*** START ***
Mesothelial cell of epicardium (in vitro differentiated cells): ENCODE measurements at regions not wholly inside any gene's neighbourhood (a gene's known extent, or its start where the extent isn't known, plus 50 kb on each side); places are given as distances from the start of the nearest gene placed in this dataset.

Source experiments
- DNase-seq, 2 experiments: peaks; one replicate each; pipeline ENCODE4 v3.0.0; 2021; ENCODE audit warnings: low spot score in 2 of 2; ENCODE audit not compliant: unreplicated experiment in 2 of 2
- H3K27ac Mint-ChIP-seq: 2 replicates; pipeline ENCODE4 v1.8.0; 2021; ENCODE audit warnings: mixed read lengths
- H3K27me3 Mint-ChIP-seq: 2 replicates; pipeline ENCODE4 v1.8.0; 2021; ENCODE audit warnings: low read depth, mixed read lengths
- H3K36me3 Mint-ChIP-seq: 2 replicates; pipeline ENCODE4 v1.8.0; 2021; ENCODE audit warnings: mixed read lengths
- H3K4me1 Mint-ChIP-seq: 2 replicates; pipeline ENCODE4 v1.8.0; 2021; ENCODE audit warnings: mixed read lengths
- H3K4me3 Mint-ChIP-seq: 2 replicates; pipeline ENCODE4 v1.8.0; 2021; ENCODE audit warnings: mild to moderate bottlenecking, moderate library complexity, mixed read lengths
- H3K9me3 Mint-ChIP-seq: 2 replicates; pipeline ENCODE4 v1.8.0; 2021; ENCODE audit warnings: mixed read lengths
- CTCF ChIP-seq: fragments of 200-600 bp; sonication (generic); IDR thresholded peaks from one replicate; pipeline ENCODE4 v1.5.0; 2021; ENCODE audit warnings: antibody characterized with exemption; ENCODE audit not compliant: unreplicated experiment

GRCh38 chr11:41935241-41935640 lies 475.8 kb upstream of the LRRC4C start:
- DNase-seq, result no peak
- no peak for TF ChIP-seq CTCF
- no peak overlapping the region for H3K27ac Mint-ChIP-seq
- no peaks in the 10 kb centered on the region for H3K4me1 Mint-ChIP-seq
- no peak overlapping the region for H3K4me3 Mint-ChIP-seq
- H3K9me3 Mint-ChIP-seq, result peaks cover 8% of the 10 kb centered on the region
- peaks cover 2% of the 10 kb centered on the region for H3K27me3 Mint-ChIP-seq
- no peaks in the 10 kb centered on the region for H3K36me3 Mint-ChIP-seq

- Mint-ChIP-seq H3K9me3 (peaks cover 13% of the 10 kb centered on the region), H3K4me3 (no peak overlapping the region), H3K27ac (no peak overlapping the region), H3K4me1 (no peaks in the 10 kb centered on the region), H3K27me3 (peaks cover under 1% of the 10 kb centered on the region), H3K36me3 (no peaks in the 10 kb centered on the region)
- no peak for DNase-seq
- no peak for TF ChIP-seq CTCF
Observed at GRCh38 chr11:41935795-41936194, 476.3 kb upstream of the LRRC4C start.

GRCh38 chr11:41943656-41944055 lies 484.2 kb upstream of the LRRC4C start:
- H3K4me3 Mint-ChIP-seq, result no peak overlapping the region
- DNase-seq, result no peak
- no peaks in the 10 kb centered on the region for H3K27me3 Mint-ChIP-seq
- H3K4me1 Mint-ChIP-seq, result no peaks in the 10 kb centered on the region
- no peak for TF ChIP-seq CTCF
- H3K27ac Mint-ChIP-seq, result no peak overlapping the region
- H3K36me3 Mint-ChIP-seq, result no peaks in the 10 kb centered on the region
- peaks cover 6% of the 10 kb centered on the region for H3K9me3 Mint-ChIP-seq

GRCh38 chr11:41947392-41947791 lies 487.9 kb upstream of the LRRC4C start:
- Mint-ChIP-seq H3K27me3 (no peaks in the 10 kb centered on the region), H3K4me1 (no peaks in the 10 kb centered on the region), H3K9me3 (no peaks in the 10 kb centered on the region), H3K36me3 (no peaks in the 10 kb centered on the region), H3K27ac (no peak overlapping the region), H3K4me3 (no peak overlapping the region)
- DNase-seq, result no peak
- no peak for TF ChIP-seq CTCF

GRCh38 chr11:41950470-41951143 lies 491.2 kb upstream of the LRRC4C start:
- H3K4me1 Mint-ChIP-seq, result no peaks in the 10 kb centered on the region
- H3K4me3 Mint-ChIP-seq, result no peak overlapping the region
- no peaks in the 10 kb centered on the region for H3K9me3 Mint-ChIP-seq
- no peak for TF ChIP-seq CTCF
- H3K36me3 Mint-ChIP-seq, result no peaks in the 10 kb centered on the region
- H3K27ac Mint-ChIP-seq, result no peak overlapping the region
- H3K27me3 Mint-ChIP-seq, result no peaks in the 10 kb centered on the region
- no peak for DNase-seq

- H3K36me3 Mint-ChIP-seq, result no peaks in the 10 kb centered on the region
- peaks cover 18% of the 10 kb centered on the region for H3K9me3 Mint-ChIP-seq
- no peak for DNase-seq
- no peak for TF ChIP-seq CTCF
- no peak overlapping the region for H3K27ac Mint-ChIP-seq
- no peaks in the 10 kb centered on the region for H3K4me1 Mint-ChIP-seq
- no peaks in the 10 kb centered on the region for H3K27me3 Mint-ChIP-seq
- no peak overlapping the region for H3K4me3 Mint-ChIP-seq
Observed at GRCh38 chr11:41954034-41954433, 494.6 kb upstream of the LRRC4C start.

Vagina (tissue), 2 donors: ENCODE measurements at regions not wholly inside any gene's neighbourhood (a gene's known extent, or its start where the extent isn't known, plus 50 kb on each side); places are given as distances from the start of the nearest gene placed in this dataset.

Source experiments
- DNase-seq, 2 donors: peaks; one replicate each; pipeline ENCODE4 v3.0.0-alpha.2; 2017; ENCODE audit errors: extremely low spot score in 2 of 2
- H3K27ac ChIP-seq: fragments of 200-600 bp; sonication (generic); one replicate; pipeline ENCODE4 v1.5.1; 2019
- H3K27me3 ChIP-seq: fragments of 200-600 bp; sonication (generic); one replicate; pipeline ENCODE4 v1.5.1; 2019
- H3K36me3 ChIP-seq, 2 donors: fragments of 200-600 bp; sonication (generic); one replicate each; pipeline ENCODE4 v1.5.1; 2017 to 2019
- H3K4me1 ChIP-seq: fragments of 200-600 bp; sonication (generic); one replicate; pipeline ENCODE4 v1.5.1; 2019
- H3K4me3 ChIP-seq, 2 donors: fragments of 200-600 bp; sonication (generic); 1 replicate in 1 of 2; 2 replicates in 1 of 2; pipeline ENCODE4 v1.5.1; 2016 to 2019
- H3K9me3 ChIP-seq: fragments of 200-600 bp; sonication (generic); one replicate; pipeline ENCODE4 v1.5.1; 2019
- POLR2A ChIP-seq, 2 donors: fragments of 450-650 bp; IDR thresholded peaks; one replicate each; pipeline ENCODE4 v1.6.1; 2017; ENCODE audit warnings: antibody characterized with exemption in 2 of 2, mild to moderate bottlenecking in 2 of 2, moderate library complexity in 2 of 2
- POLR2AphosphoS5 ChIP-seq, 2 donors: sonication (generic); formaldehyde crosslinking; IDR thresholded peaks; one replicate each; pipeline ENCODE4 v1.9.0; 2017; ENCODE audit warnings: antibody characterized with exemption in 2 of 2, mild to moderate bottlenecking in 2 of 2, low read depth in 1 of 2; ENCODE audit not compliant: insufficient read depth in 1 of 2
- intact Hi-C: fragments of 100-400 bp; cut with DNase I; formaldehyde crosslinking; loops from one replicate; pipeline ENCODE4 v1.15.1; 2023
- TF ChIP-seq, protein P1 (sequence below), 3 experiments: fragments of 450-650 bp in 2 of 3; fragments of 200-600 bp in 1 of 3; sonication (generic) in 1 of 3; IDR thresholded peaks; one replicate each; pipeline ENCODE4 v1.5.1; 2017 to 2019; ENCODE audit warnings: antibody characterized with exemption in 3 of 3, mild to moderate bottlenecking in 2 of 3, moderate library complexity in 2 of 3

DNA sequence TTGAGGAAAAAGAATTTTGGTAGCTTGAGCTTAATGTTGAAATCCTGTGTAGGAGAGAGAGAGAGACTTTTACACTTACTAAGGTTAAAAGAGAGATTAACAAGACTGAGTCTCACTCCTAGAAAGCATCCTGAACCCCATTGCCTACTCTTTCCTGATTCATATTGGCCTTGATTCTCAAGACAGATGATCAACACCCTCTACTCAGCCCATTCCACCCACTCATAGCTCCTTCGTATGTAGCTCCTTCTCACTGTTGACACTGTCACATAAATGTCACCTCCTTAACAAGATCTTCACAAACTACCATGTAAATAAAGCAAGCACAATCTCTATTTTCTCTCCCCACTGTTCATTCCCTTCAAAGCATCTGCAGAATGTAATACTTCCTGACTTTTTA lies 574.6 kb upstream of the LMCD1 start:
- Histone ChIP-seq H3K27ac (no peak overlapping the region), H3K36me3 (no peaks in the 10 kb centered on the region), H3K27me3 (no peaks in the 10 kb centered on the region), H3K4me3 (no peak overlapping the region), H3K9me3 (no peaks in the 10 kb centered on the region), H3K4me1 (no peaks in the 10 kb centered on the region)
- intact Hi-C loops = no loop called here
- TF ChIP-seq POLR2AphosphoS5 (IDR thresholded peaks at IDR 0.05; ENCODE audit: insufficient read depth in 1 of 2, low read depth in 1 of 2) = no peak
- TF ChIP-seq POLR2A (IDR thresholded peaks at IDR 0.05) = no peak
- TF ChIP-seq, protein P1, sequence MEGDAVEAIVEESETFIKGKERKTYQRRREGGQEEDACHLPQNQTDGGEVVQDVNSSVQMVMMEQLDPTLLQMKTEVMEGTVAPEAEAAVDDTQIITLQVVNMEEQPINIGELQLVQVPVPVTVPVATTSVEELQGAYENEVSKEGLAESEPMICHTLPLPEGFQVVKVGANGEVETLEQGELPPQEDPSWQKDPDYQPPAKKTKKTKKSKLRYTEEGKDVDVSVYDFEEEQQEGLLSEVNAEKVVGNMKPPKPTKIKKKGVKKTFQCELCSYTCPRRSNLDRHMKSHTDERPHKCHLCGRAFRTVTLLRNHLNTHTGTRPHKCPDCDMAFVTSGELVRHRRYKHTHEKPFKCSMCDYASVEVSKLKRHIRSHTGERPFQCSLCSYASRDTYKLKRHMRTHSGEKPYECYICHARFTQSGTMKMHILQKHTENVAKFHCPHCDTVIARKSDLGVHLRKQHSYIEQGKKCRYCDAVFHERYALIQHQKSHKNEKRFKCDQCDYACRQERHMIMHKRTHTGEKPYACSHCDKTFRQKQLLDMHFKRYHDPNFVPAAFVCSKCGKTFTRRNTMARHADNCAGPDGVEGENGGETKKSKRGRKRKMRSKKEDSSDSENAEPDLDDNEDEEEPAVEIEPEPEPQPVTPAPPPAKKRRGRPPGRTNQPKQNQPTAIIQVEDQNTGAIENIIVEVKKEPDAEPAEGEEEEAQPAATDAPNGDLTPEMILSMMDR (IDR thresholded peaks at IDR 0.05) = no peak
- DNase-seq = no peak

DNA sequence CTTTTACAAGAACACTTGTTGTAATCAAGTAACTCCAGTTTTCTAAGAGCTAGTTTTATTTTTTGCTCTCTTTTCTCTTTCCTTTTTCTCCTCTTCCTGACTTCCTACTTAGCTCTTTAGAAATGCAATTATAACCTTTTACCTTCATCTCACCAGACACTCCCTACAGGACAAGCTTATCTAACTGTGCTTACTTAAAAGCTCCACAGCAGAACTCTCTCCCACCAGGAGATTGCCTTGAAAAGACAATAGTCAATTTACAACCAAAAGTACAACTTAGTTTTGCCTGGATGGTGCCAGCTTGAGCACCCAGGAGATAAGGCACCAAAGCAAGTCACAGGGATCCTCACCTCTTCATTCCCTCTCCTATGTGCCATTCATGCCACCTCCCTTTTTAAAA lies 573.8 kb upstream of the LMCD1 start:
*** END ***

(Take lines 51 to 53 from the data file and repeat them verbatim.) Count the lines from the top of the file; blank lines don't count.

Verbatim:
- no peaks in the 10 kb centered on the region for H3K4me1 Mint-ChIP-seq
- no peaks in the 10 kb centered on the region for H3K27me3 Mint-ChIP-seq
- no peak overlapping the region for H3K4me3 Mint-ChIP-seq